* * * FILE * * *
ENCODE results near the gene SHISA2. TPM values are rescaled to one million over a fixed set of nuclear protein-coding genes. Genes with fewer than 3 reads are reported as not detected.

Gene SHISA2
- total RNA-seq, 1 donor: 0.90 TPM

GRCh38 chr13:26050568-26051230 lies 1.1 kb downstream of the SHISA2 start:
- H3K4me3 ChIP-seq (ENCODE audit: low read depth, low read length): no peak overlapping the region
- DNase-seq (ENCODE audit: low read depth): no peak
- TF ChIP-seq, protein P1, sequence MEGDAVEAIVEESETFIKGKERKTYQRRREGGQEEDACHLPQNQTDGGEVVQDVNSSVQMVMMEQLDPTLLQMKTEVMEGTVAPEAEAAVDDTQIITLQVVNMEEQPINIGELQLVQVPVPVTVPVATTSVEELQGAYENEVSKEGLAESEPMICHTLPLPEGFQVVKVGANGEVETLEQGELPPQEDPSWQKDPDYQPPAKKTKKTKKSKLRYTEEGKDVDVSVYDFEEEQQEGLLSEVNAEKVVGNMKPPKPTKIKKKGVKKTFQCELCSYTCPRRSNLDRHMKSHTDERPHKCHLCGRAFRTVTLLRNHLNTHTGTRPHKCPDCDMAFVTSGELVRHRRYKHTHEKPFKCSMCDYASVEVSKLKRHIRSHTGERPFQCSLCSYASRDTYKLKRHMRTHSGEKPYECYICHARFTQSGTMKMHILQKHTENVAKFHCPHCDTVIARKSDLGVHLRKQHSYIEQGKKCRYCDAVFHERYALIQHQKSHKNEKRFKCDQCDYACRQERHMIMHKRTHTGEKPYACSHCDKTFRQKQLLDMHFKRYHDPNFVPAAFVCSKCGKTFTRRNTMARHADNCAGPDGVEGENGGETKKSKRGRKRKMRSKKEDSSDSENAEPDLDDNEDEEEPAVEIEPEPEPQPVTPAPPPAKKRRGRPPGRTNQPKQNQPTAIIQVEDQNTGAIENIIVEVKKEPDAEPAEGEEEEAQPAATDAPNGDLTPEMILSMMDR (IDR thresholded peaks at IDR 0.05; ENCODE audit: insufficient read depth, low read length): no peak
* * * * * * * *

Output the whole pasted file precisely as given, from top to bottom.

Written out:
ENCODE results near the gene SHISA2. TPM values are rescaled to one million over a fixed set of nuclear protein-coding genes. Genes with fewer than 3 reads are reported as not detected.

Gene SHISA2
- total RNA-seq, 1 donor: 0.90 TPM

GRCh38 chr13:26050568-26051230 lies 1.1 kb downstream of the SHISA2 start:
- H3K4me3 ChIP-seq (ENCODE audit: low read depth, low read length): no peak overlapping the region
- DNase-seq (ENCODE audit: low read depth): no peak
- TF ChIP-seq, protein P1, sequence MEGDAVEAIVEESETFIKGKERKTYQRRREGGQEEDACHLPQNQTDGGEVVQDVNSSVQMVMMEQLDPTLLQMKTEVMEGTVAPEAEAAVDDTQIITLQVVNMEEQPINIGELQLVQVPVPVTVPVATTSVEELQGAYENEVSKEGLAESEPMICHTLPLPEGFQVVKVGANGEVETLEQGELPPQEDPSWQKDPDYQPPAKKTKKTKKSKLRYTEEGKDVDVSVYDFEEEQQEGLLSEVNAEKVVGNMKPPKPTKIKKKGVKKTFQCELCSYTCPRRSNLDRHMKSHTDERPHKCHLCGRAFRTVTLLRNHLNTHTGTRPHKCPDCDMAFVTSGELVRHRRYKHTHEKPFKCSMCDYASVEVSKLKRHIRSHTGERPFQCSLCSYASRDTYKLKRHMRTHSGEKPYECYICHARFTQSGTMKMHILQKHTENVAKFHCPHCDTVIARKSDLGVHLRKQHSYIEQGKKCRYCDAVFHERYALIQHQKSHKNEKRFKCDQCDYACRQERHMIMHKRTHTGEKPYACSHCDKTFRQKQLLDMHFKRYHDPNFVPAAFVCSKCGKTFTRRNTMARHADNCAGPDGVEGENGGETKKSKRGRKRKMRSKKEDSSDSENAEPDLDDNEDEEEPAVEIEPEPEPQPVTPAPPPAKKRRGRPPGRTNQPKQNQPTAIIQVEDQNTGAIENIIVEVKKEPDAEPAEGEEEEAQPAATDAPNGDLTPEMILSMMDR (IDR thresholded peaks at IDR 0.05; ENCODE audit: insufficient read depth, low read length): no peak